After failing to stem hate speech and disinformation fueled genocide in Myanmar, Facebook is now announcing its intention to take proactive content moderation measures following an ongoing military coup in the country.
In an internal message posted Monday evening and viewed by BuzzFeed News, Rafael Frankel, public policy director for the Asia-Pacific region, told employees that the social network is monitoring the “volatile situation” in Myanmar “with great concern” and describes a series of measures aimed at cracking down on those who use it to spread disinformation or threaten violence.
As part of the measures, Facebook has designated Myanmar as a “temporary high-risk location” for two weeks, allowing the company to remove content and events in the country that include “any call to bring weapons.” The social network had previously applied this designation to Washington, DC, following the insurgency on the U.S. Capitol on January 6.
The social network, which touted its efforts to protect the integrity of Myanmar’s national elections in November, also said it would protect posts criticizing the military and its coup, and follow reports from Pages and accounts hacked or taken over by the military. .
“The November election in Myanmar was an important moment in the country’s transition to democracy, although it was not without challenges, as international human rights groups have pointed out,” wrote Frankel. “This turn of events reminds us of the days we hoped would be Myanmar’s past and reminds us of basic rights that should never be taken for granted.”
Facebook’s actions come after Burmese army chief Gen. Min Aung Hlaing took control of the country’s government and detained his elected leader Aung San Suu Kyi and other members of his League party on Monday. National Democracy Council (NLD). Following the election in which the NLD won the majority of seats in Myanmar’s parliament, military-backed opposition groups called the results fraudulent and demanded dismissal.
Tuesday, the US State Department officially designated the takeover of the army in Myanmar as a coup, triggering financial sanctions.
“After a review of all the facts, we considered that the actions of the Burmese army on February 1, after deposing the duly elected head of government, constituted a military coup,” said an official of the Burmese Department. State in a briefing, using the name the US government uses to refer to the country.
In a statement to BuzzFeed News, Facebook confirmed the actions described in Frankel’s post and said it would remove content that praises or supports the coup.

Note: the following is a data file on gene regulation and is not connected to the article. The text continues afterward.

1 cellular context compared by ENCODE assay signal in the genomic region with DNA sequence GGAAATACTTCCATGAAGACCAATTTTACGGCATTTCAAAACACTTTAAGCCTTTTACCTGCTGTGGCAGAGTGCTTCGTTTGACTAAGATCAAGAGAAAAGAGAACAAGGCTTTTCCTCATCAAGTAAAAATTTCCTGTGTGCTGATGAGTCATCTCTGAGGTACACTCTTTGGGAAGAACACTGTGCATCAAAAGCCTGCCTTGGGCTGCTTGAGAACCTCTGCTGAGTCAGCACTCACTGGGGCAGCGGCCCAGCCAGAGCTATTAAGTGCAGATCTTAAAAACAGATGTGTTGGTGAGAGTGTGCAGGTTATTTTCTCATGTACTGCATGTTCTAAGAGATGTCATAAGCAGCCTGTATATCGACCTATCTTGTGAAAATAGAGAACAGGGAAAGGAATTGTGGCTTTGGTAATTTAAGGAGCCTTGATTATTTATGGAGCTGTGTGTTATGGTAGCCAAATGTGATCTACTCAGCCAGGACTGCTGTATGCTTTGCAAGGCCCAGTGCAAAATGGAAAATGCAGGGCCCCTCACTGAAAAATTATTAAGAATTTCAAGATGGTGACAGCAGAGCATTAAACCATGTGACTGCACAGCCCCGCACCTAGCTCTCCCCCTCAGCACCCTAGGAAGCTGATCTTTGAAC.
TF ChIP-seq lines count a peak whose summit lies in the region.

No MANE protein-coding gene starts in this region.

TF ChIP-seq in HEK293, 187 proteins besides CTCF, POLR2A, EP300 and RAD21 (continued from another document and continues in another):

“We prioritize the safety of people in Myanmar and remove content that violates our rules on violence, hate speech and harmful disinformation,” Frankel said. “This includes removing misinformation that delegitimizes the November election result.”
Facebook is taking action in a country where it has already faced international condemnation for its handling of the displacement and genocide of Rohingya Muslims that began in 2016. In 2018, United Nations investigators found that senior Myanmar military officials had used Facebook, which was not the case. have content moderators in the country, to instigate fear and spread hate speech.
“The extent to which Facebook posts and messages have led to discrimination in the real world needs to be independently and thoroughly investigated,” UN investigators concluded in their report.
In Monday’s post, Frankel said Facebook was using “a number of product interventions that have been used in the past in Myanmar and during the US elections, to ensure that the platform is not used. to spread disinformation, incite violence or coordinate damage.
The company works to secure the accounts of activists and journalists “who are at risk or have been arrested” and to remove content that threatens or calls for violence against them, Frankel wrote. The company will also protect “critical information about what is happening on the ground”, given the restrictions placed on the country’s news organizations.
Facebook’s work is an ongoing effort. On Tuesday, he removed a page from Myanmar’s military television network on Monday evening, following inquiries from the wall street journal. While the company banned a page from the Myawaddy TV network in 2018 during a crackdown on hundreds of accounts linked to the Burmese army, a new page has reappeared and garnered 33,000 likes.
Facebook has often been criticized for facilitating the growth of violent and extremist groups and its ineffectiveness in stemming disinformation. More recently, a tech watchdog accused the company of instigating the unrest that led to the murderous coup attempt in the United States.
“[Facebook] has spent the last year failing to suppress extremist activity and election-related conspiracy theories fueled by President Trump which have radicalized large sections of the population and led many down a dangerous path, ” the Tech Transparency Project (TTP) said in a report.
The report revealed specific threats made to pro-Trump and militant groups on Facebook before and after Joe Biden’s election victory in November.